Once I started being educated about sins, commandments and confession, the incident loomed larger and larger in my imagination. I finally was able to go to confession because I was now convinced I had a real sin. I confessed to the priest, was told to say three Hail Marys and say the Act of Contrition and I would then be pure enough to take Holy Communion. I think the religion lost me right there and then, but it would take another ten years for me to cut the chains.
Life in the burbs was quiet but predictable for a while. My parents’ arguments went on hold, as they loved to entertain 50s style in their new home and this helped put the focus on fun things. For my parents, Hank and Liz, hosting cookouts and clambakes for the old gang from the Polish neighborhood was a highlight in their new life. The gang drank too much and many had wild nick-names, such as Whiskey Eyes, the Bull, the Load, and the Silver Fox.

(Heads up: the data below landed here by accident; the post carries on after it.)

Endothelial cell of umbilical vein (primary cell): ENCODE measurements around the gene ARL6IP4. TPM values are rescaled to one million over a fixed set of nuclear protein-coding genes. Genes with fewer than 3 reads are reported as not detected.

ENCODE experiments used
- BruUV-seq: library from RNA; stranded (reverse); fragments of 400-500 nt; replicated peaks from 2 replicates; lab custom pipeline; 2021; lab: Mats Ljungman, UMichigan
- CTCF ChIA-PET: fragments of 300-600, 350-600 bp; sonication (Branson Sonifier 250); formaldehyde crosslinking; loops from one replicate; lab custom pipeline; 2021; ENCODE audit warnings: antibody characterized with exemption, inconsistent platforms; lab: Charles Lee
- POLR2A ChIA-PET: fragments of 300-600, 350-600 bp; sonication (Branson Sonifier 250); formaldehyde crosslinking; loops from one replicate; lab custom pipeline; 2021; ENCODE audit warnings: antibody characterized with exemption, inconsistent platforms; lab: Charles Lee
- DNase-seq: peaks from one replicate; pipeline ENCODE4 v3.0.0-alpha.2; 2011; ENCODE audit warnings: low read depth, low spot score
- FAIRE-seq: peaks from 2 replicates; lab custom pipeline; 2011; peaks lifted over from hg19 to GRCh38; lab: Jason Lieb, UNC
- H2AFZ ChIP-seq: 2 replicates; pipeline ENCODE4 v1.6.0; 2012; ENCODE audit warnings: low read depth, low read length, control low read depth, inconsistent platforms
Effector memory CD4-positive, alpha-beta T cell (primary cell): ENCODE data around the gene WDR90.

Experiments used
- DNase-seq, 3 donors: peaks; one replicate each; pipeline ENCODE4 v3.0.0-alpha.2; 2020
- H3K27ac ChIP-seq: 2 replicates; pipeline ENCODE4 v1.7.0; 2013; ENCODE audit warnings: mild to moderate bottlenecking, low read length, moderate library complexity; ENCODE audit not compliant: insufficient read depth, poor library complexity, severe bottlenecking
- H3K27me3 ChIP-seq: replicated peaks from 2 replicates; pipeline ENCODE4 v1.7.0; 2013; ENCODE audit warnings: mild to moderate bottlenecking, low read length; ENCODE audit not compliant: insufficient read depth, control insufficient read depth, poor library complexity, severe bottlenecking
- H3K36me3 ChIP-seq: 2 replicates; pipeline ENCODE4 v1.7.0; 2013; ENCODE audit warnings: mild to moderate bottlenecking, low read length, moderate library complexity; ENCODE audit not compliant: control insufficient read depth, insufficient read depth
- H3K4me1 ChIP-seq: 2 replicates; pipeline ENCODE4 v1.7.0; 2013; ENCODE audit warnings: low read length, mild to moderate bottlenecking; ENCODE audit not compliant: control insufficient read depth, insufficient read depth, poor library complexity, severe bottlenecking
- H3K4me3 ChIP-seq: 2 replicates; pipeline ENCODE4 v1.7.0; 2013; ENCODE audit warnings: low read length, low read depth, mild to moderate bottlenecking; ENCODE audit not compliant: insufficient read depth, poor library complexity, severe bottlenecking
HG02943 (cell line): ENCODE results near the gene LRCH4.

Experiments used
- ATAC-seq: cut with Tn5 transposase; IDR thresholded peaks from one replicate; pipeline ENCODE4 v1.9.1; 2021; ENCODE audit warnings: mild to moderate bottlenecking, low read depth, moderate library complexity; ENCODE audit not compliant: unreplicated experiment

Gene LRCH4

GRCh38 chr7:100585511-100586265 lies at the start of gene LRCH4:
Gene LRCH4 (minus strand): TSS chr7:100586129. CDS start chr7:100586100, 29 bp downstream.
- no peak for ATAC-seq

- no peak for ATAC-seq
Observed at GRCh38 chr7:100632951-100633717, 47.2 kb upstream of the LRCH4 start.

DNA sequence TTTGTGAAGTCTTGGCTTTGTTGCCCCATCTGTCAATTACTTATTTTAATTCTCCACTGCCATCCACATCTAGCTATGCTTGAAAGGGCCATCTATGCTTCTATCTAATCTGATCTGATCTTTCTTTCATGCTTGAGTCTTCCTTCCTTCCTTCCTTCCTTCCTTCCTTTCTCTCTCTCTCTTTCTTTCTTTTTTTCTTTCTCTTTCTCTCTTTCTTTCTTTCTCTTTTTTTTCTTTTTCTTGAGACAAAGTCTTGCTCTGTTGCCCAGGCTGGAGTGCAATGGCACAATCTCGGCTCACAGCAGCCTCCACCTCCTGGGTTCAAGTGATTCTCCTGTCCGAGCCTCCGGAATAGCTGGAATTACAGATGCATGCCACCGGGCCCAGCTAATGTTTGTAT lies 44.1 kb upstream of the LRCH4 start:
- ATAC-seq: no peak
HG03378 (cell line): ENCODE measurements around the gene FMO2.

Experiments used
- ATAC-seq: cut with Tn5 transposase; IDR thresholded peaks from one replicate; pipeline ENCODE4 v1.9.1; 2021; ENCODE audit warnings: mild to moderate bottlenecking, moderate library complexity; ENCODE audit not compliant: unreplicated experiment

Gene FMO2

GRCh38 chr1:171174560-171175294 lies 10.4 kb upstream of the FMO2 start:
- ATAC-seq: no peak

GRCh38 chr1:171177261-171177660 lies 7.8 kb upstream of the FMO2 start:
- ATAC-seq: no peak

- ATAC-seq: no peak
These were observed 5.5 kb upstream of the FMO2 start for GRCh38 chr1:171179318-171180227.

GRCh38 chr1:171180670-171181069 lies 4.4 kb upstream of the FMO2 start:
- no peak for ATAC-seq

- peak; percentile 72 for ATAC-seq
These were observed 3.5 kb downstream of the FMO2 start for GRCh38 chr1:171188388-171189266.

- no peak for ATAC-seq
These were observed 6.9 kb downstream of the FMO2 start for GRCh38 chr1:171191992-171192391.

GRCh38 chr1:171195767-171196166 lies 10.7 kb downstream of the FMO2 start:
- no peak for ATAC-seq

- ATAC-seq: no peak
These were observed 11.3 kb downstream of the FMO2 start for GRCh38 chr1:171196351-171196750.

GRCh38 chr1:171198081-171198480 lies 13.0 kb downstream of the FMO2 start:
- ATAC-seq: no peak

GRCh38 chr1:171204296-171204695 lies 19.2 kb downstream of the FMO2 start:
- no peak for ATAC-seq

My parents also hosted a lot of the family holiday par.ties, which often culminated in my Uncle Freddie singing old Polish songs while holding a fat half-smoked cigar in one hand and a glass of whiskey in the other. Drinking was definitely the drug of choice for everyone that came to our house back then. As a child, it seemed to me that liquor made aunts dance on tabletops raising up their skirts like showgirls to reveal their garters. Others would swear a lot and tell really strange stories and laugh so loud it hurt my ears. When my mother would finally take me to bed late into the party, she would smell of alcohol and cigarette smoke and make me think I would never, ever smell and act like that when I grew up and had kids.